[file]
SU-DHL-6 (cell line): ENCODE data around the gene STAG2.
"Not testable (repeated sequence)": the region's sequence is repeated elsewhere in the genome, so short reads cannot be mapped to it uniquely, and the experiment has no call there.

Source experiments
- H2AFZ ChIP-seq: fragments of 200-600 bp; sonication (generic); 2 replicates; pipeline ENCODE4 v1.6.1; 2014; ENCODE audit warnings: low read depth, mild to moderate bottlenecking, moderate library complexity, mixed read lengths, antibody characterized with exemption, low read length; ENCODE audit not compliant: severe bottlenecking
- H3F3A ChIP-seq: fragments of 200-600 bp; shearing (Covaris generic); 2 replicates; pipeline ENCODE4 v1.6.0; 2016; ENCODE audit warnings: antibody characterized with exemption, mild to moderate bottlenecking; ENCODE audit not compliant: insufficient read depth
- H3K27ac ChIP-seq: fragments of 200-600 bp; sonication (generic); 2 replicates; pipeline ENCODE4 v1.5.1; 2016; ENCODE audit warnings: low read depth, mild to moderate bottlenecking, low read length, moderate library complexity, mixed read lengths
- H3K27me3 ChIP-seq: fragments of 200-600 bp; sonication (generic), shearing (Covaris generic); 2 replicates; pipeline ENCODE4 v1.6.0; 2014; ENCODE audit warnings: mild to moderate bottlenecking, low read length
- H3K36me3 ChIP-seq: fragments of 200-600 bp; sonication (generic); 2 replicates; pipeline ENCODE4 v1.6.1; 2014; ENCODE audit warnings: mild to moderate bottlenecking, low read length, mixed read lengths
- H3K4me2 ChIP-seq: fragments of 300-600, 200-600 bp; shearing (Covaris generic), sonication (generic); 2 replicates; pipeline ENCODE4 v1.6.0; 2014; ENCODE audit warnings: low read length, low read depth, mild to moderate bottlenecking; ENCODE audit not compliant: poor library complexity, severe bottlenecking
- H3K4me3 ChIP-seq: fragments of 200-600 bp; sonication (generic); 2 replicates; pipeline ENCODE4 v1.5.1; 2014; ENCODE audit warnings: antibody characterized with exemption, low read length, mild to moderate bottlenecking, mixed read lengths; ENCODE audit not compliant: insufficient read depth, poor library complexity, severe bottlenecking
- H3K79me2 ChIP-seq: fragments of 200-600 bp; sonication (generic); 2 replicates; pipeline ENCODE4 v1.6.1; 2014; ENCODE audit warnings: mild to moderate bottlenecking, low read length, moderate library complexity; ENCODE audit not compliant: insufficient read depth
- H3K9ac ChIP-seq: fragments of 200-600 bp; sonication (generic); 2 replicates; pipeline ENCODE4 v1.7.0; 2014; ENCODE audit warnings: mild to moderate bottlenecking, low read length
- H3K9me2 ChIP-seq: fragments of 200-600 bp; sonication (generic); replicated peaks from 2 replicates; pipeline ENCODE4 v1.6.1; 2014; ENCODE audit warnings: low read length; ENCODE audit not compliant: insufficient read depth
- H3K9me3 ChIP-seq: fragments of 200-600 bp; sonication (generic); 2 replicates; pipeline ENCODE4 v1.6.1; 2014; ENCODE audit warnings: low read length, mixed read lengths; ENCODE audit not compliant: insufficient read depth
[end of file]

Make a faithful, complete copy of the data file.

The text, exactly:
SU-DHL-6 (cell line): ENCODE data around the gene STAG2.
"Not testable (repeated sequence)": the region's sequence is repeated elsewhere in the genome, so short reads cannot be mapped to it uniquely, and the experiment has no call there.

Source experiments
- H2AFZ ChIP-seq: fragments of 200-600 bp; sonication (generic); 2 replicates; pipeline ENCODE4 v1.6.1; 2014; ENCODE audit warnings: low read depth, mild to moderate bottlenecking, moderate library complexity, mixed read lengths, antibody characterized with exemption, low read length; ENCODE audit not compliant: severe bottlenecking
- H3F3A ChIP-seq: fragments of 200-600 bp; shearing (Covaris generic); 2 replicates; pipeline ENCODE4 v1.6.0; 2016; ENCODE audit warnings: antibody characterized with exemption, mild to moderate bottlenecking; ENCODE audit not compliant: insufficient read depth
- H3K27ac ChIP-seq: fragments of 200-600 bp; sonication (generic); 2 replicates; pipeline ENCODE4 v1.5.1; 2016; ENCODE audit warnings: low read depth, mild to moderate bottlenecking, low read length, moderate library complexity, mixed read lengths
- H3K27me3 ChIP-seq: fragments of 200-600 bp; sonication (generic), shearing (Covaris generic); 2 replicates; pipeline ENCODE4 v1.6.0; 2014; ENCODE audit warnings: mild to moderate bottlenecking, low read length
- H3K36me3 ChIP-seq: fragments of 200-600 bp; sonication (generic); 2 replicates; pipeline ENCODE4 v1.6.1; 2014; ENCODE audit warnings: mild to moderate bottlenecking, low read length, mixed read lengths
- H3K4me2 ChIP-seq: fragments of 300-600, 200-600 bp; shearing (Covaris generic), sonication (generic); 2 replicates; pipeline ENCODE4 v1.6.0; 2014; ENCODE audit warnings: low read length, low read depth, mild to moderate bottlenecking; ENCODE audit not compliant: poor library complexity, severe bottlenecking
- H3K4me3 ChIP-seq: fragments of 200-600 bp; sonication (generic); 2 replicates; pipeline ENCODE4 v1.5.1; 2014; ENCODE audit warnings: antibody characterized with exemption, low read length, mild to moderate bottlenecking, mixed read lengths; ENCODE audit not compliant: insufficient read depth, poor library complexity, severe bottlenecking
- H3K79me2 ChIP-seq: fragments of 200-600 bp; sonication (generic); 2 replicates; pipeline ENCODE4 v1.6.1; 2014; ENCODE audit warnings: mild to moderate bottlenecking, low read length, moderate library complexity; ENCODE audit not compliant: insufficient read depth
- H3K9ac ChIP-seq: fragments of 200-600 bp; sonication (generic); 2 replicates; pipeline ENCODE4 v1.7.0; 2014; ENCODE audit warnings: mild to moderate bottlenecking, low read length
- H3K9me2 ChIP-seq: fragments of 200-600 bp; sonication (generic); replicated peaks from 2 replicates; pipeline ENCODE4 v1.6.1; 2014; ENCODE audit warnings: low read length; ENCODE audit not compliant: insufficient read depth
- H3K9me3 ChIP-seq: fragments of 200-600 bp; sonication (generic); 2 replicates; pipeline ENCODE4 v1.6.1; 2014; ENCODE audit warnings: low read length, mixed read lengths; ENCODE audit not compliant: insufficient read depth